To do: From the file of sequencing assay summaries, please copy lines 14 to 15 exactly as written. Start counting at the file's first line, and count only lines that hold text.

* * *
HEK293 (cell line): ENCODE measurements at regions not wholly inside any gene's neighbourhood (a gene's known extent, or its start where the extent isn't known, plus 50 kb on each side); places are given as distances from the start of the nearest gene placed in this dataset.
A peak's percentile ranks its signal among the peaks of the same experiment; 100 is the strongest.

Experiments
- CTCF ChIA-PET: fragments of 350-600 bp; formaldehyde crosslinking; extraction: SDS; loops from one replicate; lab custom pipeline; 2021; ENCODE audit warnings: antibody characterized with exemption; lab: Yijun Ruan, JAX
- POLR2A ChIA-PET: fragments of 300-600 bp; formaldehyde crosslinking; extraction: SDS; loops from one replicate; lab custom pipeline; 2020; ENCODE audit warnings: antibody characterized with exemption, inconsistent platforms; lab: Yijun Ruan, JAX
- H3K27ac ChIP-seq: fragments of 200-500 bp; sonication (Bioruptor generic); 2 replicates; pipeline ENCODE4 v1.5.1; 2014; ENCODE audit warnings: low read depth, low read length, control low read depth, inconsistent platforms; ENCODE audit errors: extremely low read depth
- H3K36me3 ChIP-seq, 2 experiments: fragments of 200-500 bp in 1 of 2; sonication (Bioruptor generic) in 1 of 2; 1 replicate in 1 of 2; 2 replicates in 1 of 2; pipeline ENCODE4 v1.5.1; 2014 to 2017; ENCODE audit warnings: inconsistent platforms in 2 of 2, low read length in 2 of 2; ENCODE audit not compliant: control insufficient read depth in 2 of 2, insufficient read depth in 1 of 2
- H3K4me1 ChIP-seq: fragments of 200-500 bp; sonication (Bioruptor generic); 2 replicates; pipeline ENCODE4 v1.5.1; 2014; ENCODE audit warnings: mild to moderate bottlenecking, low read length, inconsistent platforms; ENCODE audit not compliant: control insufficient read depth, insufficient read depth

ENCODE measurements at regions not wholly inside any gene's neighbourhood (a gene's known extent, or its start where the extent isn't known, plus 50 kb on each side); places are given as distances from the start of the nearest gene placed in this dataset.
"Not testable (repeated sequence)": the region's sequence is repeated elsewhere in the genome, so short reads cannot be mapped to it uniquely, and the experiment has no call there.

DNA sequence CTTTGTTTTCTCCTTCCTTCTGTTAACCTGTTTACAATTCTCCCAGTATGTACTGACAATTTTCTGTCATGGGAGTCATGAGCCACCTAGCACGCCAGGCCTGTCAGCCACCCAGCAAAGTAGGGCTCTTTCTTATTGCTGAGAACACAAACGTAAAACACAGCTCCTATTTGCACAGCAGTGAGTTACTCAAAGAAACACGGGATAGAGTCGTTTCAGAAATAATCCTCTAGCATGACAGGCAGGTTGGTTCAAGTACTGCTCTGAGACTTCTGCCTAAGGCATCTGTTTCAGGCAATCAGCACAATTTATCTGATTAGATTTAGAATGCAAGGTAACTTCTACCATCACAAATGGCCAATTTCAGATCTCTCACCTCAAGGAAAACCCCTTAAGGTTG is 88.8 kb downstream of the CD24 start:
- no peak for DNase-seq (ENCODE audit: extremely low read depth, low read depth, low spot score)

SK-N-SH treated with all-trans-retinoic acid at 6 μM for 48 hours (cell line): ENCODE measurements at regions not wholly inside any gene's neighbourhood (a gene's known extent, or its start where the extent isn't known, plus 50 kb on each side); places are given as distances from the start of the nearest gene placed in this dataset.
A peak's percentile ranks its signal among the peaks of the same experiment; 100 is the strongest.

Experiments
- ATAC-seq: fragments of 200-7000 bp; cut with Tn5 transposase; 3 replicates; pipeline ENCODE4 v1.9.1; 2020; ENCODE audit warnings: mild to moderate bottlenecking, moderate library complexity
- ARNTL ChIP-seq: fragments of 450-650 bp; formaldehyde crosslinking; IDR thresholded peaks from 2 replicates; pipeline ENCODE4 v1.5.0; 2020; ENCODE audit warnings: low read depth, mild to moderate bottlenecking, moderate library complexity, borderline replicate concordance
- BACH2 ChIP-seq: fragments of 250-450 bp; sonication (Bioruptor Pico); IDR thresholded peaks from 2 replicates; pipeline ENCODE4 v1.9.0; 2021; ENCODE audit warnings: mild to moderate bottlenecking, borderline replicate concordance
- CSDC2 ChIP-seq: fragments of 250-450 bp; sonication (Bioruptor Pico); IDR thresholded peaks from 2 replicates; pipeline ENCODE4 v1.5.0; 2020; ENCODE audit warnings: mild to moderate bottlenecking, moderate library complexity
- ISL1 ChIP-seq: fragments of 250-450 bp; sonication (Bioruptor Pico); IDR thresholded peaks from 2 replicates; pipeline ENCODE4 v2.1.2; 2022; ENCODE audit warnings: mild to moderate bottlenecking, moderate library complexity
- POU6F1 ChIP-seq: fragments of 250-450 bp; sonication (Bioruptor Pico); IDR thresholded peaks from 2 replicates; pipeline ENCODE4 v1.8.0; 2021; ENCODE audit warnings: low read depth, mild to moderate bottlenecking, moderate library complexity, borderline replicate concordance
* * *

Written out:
A peak's percentile ranks its signal among the peaks of the same experiment; 100 is the strongest.

Experiments